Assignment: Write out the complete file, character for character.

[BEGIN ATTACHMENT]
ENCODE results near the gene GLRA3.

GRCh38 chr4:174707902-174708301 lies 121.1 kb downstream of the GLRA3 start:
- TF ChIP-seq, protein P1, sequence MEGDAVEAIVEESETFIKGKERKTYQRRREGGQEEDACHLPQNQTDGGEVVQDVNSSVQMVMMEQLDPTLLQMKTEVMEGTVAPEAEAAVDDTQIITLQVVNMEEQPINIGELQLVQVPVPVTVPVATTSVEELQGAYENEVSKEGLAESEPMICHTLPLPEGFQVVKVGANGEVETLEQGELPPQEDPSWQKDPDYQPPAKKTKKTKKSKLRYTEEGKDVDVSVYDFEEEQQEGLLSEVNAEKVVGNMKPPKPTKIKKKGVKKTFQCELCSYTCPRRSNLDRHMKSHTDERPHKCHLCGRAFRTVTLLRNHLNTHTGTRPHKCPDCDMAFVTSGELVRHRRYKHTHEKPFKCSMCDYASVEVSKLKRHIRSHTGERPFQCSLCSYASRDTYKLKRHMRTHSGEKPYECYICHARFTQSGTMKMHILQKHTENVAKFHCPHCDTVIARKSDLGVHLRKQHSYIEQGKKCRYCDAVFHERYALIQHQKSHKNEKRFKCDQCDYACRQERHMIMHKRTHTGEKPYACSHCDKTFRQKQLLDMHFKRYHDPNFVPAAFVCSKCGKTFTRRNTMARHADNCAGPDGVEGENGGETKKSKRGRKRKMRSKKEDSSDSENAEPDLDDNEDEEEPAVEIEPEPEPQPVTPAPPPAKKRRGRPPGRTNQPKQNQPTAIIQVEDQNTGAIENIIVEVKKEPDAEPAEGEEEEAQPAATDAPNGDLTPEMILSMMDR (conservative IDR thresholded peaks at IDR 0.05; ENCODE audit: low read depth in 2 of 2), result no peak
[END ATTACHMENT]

ENCODE results near the gene GLRA3.

GRCh38 chr4:174707902-174708301 lies 121.1 kb downstream of the GLRA3 start:
- TF ChIP-seq, protein P1, sequence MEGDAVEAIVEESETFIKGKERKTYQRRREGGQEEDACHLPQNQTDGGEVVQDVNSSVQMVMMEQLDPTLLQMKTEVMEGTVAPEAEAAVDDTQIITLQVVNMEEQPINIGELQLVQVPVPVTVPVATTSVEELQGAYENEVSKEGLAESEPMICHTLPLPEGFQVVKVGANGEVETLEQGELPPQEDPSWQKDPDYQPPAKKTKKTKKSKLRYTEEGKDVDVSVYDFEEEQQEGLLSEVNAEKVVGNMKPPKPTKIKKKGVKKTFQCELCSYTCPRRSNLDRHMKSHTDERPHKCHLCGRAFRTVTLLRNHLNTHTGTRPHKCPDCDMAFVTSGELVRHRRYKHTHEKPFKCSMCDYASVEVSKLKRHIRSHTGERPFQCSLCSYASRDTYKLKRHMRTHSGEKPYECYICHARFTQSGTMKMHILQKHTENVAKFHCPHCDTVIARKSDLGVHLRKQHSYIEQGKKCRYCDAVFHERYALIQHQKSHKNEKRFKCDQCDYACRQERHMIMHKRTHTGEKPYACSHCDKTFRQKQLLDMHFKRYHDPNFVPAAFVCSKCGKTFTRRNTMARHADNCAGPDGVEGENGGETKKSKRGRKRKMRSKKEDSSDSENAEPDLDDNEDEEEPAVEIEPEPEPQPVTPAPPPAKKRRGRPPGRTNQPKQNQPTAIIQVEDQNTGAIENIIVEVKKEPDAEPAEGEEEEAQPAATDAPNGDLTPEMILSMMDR (conservative IDR thresholded peaks at IDR 0.05; ENCODE audit: low read depth in 2 of 2), result no peak